As well as being used to access remote areas, a second reason why DVB-RCS is perfectly suited for the BRASIL project is that it can be used to provide communication services to user groups. The local telecoms companies operate a user terminal, which receives the signals via an antenna that is between one and two metres in diameter, depending on the terminal location and satellite coverage. Local users – be they domestic, business or governmental – are then connected to the terminal. See figure 2.

End uses can then access services using their own equipment—GSM mobile phones, laptop and desktop computers and so on—connected via a wide range of standards, including WLAN, WiMax, UTRAN for UMTS, GPRS or GSM.

Finally, DVB-RCS is an open standard, not a proprietary one. That means barriers to entry are low, giving a wide range of companies access to the market. This is of particular importance for the BRASIL project, which has a focus on generating business for small and medium sized enterprises in both Europe and Latin America.

Case study: DVB-RCS in Algeria
After ten years of internal conflict in Algeria, and little or no telecommunications infrastructure investment, the Government recognized the need to develop the internal communications system rapidly.

Algeria is the second largest country in Africa, after Sudan, and has great wealth from natural gas and mineral deposits, attracting substantial foreign investment. However, the lack of communications infrastructure—only 20 percent of households had a telephone and the fibre infrastructure outside of the capital was almost non-existent—made it difficult for companies to operate. This was particularly true outside Algiers, and specifically in the southern desert areas of the country where most of the mineral deposits are located.

In 2004, to help overcome its lack of communication infrastructure, the Government encouraged Algeria Telecom to initiate a countrywide DVB-RCS based Internet solution. Previously, the Internet had only been available in large towns, and even then there was no guarantee it would be broadband.

Algeria Telecom Satellite’s (ATS) first target customers were banks and companies seeking to exploit virtual private network (VPN) technology, such as mining and oil companies. They also provide solutions to cyber cafés across the country and are now focusing on governmental needs such as embassies’ internal security, border control, military communications, healthcare and distant learning.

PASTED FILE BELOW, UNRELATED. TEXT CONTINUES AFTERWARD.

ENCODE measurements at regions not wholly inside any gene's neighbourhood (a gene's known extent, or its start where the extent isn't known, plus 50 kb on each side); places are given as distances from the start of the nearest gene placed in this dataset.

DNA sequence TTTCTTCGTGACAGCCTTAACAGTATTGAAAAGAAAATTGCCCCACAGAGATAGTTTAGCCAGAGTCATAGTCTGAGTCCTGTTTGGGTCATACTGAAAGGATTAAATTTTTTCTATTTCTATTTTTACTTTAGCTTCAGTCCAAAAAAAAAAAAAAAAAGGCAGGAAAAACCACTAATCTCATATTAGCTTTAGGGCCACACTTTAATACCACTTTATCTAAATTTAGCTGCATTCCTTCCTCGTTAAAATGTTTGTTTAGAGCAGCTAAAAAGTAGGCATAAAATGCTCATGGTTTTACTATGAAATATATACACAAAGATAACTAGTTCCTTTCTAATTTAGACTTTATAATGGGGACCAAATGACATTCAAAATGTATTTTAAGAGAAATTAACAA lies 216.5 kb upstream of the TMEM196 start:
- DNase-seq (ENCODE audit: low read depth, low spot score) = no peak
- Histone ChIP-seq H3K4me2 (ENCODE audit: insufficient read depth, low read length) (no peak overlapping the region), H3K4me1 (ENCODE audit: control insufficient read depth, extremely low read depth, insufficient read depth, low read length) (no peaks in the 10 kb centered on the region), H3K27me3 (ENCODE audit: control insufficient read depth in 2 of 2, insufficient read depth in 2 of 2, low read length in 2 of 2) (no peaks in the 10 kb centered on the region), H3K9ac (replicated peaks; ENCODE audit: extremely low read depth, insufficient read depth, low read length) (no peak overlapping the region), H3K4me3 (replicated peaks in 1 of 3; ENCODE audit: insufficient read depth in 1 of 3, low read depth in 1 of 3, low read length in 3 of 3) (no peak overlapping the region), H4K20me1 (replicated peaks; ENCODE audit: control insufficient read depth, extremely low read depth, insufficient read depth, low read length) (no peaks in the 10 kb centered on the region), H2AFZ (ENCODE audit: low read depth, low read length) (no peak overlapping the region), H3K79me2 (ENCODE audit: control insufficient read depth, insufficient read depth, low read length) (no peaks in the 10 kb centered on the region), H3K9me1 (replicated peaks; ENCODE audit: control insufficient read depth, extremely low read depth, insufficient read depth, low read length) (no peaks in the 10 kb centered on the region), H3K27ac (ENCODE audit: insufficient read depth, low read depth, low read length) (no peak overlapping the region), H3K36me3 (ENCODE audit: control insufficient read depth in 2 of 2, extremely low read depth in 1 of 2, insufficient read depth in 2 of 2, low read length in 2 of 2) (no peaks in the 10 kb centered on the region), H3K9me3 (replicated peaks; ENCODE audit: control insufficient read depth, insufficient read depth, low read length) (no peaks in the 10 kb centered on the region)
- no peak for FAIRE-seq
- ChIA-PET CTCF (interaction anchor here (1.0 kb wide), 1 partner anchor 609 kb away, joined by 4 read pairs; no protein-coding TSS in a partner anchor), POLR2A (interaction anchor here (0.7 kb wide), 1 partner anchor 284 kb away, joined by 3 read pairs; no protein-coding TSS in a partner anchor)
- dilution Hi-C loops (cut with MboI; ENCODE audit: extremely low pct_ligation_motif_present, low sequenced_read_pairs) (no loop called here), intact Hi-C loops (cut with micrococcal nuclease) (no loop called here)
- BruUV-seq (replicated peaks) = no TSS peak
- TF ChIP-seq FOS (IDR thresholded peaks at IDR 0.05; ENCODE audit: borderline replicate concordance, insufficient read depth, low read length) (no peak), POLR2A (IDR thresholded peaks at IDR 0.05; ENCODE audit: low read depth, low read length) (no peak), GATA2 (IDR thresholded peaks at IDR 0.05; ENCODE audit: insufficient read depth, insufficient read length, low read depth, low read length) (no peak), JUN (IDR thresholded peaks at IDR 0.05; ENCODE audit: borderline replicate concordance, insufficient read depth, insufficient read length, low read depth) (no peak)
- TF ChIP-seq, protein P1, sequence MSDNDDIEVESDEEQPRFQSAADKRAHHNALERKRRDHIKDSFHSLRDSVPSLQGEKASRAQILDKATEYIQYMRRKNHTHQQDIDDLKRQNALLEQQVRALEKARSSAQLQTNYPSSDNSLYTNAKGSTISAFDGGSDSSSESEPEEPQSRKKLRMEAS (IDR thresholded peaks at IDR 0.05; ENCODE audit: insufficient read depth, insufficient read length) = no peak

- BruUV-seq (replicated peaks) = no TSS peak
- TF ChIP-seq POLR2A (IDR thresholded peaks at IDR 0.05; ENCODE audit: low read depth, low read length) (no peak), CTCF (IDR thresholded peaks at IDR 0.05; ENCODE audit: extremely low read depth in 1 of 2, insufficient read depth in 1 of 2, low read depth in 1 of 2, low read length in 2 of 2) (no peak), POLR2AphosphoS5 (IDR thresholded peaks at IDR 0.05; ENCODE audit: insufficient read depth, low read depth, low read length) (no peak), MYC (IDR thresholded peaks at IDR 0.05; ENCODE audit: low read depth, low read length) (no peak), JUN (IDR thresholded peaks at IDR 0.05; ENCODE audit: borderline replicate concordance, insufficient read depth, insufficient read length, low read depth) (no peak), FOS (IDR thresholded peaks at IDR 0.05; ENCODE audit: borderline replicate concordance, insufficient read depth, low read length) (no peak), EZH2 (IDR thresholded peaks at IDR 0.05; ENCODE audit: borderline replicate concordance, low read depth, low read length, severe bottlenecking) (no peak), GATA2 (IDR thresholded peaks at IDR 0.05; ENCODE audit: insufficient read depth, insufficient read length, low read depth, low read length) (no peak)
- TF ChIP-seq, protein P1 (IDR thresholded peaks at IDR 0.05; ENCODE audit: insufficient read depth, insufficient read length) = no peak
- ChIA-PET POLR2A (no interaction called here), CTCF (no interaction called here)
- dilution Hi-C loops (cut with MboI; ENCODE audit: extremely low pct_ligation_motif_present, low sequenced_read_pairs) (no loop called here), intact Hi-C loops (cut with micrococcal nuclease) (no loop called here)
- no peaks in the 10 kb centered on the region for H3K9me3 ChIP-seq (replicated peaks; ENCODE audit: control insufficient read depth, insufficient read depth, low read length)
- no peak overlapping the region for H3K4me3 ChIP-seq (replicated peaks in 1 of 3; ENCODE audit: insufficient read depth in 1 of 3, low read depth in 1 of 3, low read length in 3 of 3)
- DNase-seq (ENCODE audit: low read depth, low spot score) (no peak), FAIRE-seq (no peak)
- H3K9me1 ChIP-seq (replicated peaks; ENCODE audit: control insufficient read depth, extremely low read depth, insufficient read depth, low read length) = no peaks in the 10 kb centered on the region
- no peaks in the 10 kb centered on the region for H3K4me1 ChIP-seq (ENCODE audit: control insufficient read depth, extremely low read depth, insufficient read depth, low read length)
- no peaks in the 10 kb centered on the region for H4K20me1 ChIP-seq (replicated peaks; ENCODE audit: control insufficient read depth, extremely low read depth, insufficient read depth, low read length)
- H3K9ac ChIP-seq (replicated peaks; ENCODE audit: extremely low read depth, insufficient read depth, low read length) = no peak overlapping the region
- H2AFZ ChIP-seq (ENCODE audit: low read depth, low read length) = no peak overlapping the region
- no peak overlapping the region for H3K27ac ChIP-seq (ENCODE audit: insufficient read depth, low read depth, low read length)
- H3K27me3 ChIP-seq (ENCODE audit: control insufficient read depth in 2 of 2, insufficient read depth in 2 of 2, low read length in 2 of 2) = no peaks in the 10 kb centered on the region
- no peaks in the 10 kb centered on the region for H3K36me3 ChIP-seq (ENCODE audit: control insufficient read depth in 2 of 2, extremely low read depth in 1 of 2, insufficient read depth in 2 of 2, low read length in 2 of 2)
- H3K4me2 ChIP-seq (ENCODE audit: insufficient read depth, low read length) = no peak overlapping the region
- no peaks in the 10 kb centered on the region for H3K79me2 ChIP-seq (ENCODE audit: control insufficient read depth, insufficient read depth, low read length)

By the end of 2006, ATS had installed more than 2,000 satellite terminals across Algeria, with several hundred more terminals on order.

The banking industry in Algeria has started deploying Automatic Teller Machines across the country that updated account details in seconds. Previously, several days were required for such changes to be registered. The banks, and other companies with multiple offices, are also using the system to deploy VoIP telephony for internal communication. And cyber cafés, regardless of where they are, can now provide high speed Internet connectivity for the first time.

The economies in scale from which ATS has benefited allow SME customers to buy their own equipment and purchase a cost-effective monthly subscription that is within their reach.

In the most recent development, ATS is running several tests with the Ministry of National Education, to provide both public Internet services, as well as Intranets, for universities and secondary schools.

It is applications such as those in Angola that the BRASIL project is seeking to replicate in Latin America. The objective of the project is to provide DVB-RCS services through a network of SMEs across Europe and Latin America. It will do so through a combination of building direct contacts with relevant SMEs and by running symposiums in Latin America, for example at Futurecom in Sao Paulo in October. If you would like further information about BRASIL, please visit the website at www.dvb-brasil.org.

Author Biography
Dr. Axel Jahn is Managing Director of TriaGnoSys, a leading provider of mobility satellite communications solutions for remote mobile air, sea and land communications from anywhere to anywhere via satellite

TriaGnoSys is also involved in a wide range of research projects, including BRASIL, focusing on a broad range of mobile satellite communication areas in conjunction with leading academic, government and industry researchers to advance the state of the art in such areas as mobile end-to-end solutions, next generation satcom and aircom, and combined navigation/ communications applications and technologies.

This article is based on the work carried out in the BRASIL project (SSA-045546), which is funded by the European Union in the 6th Framework program.